Powered by Andrea Riseborough, “Here Before” will catch you completely off guard. [SXSW Film Festival]

Andrea Riseborough. That’s it; that’s the review.

…okay fine, I’ll say more.

If there’s anyone who has been a film festival genre darling in the past couple years, it’s been Andrea Riseborough. Her transformation from British prestige drama actress to bonafide scream queen of quirky indie horror has been a revelation. From the titular role in the cosmically batshit Mandy, to her brutally powerhouse performance at the helm of Possessor, and even in something like The Grudge, a studio horror film that, while generally bad, she still stole every scene she was in because she’s what? Andrea. Fucking. Riseborough. Riseborough’s turn in Stacey Gregg’s Here Before is significantly less horror than any of the aforementioned titles, but Riseborough’s shine is no less dimmed, thanks in part to Gregg’s hauntingly grounded handling of the material.

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Andrea Riseborough as Laura in Stacey Gregg’s HERE BEFORE. Photo courtesy of Bankside Films/MPRM.

Laura (Andrea Riseborough) is a mother living a seemingly normal life in a suburb of Belfast, Northern Ireland, with her husband (Jonjo O’Neill) and son (Lewis McAskie). When a young couple (Martin McCann, Eileen O’Higgins) moves in next door with their young daughter, Megan (Niamh Dornan), Laura sees her reality fade away from her when she begins to believe that Megan is the reincarnation of her dead daughter, Josie, killed in a car accident. Relationships are tested, tensions are fraught, and Laura fends off her own psyche to try and discover the truth surrounding Megan.

Here Before isn’t necessarily as mind-bending as it sounds on paper, as Gregg really keeps the film grounded in a plausible reality that prevents the story from going too off the rails. Possessor this is not, by any means, but there are more than enough curveballs and genuinely clever plot devices that are employed here to makes the end product feel like a truly realized vision. So often films of this level of ambition tend to leave too much on the table to somehow justify their own existence (many in the wake of the Shyamalan boom of the early-2000s), but Here Before does exactly as much as it needs to at a perfect pace. At only 84 minutes, Here Before never overstays its welcome and plays each hand it has up its sleeve at a perfectly paced rate. In a world of Snyder Cuts and Irishman’s, be a Here Before.

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Andrea Riseborough as Laura in Stacey Gregg’s HERE BEFORE. Photo courtesy of Bankside Films/MPRM.

Did I mention earlier that I love Andrea Riseborough? I really just want to make sure that’s hammered into your system before you stop reading, and in Here Before, she’s no less radiant than ever. Riseborough brings such a sympathetic perspective to Laura here that you really do believe in the genuinely maddening tomfoolery happening around her. Other actresses would love to play into the outside view that Laura is crazy, but Riseborough finds such a stride in making every thought and feeling Laura has swirling in her brain fully known and understood by the audience. She simply has that power innately, and it’s stunning to watch unfold and gets better every time I watch her.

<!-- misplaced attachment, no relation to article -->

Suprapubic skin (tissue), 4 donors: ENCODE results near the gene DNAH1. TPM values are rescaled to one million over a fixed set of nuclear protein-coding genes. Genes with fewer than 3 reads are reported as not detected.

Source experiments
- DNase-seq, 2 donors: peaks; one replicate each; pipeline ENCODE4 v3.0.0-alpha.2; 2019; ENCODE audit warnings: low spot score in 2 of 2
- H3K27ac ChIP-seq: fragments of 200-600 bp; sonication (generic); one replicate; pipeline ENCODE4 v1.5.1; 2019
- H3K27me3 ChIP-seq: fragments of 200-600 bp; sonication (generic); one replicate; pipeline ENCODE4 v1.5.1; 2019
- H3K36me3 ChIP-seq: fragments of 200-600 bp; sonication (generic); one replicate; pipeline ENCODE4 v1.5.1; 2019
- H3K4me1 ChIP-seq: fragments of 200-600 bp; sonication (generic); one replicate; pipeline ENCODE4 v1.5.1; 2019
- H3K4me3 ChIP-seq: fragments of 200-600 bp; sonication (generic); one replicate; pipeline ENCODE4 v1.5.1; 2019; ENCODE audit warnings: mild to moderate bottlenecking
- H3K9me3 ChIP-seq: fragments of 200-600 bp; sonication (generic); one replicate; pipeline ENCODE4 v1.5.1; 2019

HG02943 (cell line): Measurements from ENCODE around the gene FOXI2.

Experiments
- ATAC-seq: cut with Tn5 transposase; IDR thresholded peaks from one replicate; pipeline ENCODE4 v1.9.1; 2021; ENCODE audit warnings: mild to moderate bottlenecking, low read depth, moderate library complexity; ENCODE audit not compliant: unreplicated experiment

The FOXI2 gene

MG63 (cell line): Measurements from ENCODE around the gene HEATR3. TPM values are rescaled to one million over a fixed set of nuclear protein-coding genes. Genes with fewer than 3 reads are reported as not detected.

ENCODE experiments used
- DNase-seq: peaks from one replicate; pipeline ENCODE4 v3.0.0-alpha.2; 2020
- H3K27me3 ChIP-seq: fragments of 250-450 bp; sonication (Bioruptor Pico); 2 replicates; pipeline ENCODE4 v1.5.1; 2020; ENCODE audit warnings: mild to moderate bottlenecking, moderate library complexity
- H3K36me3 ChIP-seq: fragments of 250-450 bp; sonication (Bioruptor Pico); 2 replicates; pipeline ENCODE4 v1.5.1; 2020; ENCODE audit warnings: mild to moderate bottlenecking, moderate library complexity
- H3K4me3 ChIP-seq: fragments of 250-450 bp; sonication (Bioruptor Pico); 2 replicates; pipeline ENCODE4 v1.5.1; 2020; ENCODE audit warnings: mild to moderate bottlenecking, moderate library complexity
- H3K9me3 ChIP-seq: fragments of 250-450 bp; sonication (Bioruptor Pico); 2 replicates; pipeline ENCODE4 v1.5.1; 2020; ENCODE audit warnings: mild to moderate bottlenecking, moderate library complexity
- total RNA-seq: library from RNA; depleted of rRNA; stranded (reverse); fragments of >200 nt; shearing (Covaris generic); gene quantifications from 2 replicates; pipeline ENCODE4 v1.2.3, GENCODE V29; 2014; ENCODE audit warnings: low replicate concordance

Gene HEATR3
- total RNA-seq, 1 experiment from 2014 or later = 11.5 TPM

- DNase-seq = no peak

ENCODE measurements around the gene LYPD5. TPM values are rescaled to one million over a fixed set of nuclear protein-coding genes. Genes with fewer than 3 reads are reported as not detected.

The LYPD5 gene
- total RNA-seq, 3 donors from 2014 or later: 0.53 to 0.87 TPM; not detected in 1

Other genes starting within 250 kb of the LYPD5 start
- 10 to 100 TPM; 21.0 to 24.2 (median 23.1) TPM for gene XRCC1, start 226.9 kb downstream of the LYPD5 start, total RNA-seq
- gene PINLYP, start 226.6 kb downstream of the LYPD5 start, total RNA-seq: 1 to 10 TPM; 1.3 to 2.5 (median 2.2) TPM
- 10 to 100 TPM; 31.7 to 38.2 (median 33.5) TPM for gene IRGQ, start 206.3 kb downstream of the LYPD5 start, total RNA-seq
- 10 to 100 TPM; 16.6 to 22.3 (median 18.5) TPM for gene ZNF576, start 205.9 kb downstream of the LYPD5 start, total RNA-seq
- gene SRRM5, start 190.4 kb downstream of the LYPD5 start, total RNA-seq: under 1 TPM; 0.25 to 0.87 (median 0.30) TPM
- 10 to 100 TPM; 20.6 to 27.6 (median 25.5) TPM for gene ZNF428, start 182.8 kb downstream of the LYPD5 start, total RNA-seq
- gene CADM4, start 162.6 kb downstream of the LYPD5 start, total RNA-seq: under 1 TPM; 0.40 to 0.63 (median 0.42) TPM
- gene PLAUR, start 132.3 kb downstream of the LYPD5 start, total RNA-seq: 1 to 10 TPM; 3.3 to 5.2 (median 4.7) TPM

Not to get all “Delegate of the Tourism Office” on you, but I love whenever filmmakers from Northern Ireland, or ones not from Northern Ireland who simply know what’s up, take full advantage of the unique setting that Belfast offers on screen. There’s a hometown feel in the city that’s unlike anywhere else I’ve been in Europe that transfers so well to gritty, adult dramas like Here Before in a way that London just can’t achieve. Lush locales, intimate architecture and a working class vibe that screams “Bitch, we’re still here” really makes Here Before feel right at home. It’s not something that’s inherently noticeable at first, but it provides the film with a lovely tone that just works.

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Niamh Dornan as Megan in Stacey Gregg’s HERE BEFORE. Photo courtesy of Bankside Films/MPRM.

The constrained intimacy of Here Before catches the audience off guard a fair bit, as if they were watching a stage play unfold on screen. Much in the way that The Father (actually adapted from a stage play) utilizes its limited cast and settings well, there’s a theatrical air that Gregg imbues to the film. This helps the entire thing feel just that slightest bit more claustrophobic and tightened where you really could imagine someone snapping under such oppressively mundane circumstances.

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Andrea Riseborough as Laura in Stacey Gregg’s HERE BEFORE. Photo courtesy of Bankside Films/MPRM.

Here Before is perhaps the most effective film I’ve seen at SXSW this year, with Andrea Riseborough’s performance perhaps being the height of the whole thing. Gregg takes a story that could’ve been milked for all its worth and imbues it with such restrained energy that becomes advantageous in keeping the film from ever feeling ridiculous or far-fetched. Thrillers can be thrilling when they go over-the-top, but the mystery, suspense, and drama of everything that makes films like this great hits harder when it feels like it’s happening in your own backyard. I’m simply glad it’s not, because I would not want either of these families as neighbors.

Screening at the 2021 SXSW Film Festival beginning March 17th, 2021.

Final Score: 4 out of 5.

SXSW 2021 laurels



Categories: Reviews, streaming

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